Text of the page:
ON HOLD: Alan Hinkes climbing in Calpe, on Spain’s Mediterranean coast, in January
ON HOLD: Alan Hinkes climbing in Calpe, on Spain’s Mediterranean coast, in January

FOR a man who has spent the majority of his life outdoors, you might expect mountaineer Alan Hinkes to be climbing the walls during the ongoing period of coronavirus lockdown.
But you don’t become the first British climber to stand atop the world’s 14 highest peaks without maintaining a positive outlook.
“I have solo climbed for days and weeks and I once did a three-month solo expedition and when you are on a mountain on your own you are in danger all by yourself,” he says.
“This is a different kind of stress and pressure than I have been used to. It’s like being under house arrest. But like everything, you have got to be positive. You can’t do anything about it.”
Like everyone, normal life for Mr Hinkes came to a halt with the coronavirus lockdown.
He had recently returned to his home near Barnard Castle from climbing assignments in Spain and Norway.
“I had been rock climbing in Spain in January. I came back from that and was working out in Norway, climbing frozen waterfalls,” he said.
“I was aware of Covid-19 in Norway and I was physically distancing from people – no fist pumping or elbow pumping.
“The week before the announcement [of the lockdown] people were not taking it seriously with me. I had various appointments and people were still trying to shake hands.
“So I knew it was coming having followed what was happening in other countries.”
The previous few months had been particularly busy for Mr Hinkes.
Prior to his European climbing trips, and at the invitation of the Falklands Islands government, he visited the South Atlantic to publicise the walking and outdoor attractions of the far-flung UK outpost.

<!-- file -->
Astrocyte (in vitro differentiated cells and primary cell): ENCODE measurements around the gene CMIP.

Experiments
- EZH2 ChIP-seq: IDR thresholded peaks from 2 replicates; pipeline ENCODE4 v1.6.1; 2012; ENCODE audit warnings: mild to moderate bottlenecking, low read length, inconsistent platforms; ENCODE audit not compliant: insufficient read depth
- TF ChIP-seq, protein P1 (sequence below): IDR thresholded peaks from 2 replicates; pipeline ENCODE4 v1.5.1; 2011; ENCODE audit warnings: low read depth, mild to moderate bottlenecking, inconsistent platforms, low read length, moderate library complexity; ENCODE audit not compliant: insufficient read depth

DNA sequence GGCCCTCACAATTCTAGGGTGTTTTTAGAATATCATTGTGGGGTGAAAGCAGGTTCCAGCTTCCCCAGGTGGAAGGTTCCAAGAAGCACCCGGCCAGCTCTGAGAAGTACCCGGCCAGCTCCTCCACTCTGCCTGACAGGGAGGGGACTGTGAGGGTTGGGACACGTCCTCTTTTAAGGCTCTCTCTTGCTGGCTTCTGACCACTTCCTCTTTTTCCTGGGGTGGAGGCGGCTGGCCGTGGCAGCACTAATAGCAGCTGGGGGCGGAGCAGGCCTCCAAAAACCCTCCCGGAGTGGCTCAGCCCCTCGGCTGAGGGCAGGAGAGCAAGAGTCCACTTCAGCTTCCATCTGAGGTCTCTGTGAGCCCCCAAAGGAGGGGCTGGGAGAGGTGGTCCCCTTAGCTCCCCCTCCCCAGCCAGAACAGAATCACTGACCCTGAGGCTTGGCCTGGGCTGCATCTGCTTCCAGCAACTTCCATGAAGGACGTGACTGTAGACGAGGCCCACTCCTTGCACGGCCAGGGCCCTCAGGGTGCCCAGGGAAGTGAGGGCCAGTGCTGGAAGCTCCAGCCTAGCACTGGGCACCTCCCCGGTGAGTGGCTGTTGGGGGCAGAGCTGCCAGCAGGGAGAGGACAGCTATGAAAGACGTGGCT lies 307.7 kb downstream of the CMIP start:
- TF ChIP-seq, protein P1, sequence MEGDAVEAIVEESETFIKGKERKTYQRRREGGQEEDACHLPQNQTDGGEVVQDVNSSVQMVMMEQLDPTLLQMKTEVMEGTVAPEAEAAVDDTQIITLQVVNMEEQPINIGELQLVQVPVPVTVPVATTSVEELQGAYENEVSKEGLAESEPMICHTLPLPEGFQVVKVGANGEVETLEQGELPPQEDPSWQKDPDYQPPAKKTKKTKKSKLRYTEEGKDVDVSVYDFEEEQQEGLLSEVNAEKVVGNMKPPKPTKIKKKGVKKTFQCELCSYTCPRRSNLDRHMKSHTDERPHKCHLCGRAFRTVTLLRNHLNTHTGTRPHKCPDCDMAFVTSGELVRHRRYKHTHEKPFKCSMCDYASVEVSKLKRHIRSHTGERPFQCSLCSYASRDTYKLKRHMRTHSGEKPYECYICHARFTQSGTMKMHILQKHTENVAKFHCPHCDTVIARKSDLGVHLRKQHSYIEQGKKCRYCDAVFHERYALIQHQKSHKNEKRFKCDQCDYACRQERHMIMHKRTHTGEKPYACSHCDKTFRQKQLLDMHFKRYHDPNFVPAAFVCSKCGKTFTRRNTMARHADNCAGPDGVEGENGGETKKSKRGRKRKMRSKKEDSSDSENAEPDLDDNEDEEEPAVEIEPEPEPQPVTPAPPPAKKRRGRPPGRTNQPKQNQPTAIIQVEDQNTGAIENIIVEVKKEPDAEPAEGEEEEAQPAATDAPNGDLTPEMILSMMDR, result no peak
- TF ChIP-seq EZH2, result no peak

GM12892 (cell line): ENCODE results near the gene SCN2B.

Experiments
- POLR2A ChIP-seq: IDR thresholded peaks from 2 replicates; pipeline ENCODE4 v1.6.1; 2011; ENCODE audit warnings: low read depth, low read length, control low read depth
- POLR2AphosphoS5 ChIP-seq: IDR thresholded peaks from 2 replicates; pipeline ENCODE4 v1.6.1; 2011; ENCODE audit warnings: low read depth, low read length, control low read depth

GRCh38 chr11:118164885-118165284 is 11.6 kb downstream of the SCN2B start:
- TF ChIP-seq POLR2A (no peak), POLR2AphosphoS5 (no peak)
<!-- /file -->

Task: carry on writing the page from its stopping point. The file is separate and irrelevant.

All that came to a sudden halt.
“The week before the lockdown, all my work was cancelled – I was going to be doing conferences, guiding and lectures. Everything is going to be cancelled until next year.”
Adventures planned for the summer had included a trip to Greece for some rock climbing, then a return to Spain and finally across to the Swiss Alps.
“Some of it was guiding and some was for my own pleasure,” he says.
“I was not particularly stressed at first, but obviously, it’s not that simple. However, I am very philosophical about it – you have to be.
“It’s going to be hard for everybody and really hard to keep positive. I don’t think people realise this could go on for possibly six months or more.”
In the meantime, he plans to keep busy writing for specialist mountaineering magazines and he has even been asked about producing podcasts.
And, of course, there is daily exercise.
“We are really fortunate to live in this area where you can get out for some fresh air. In a way, I have got my freedom – the fells.”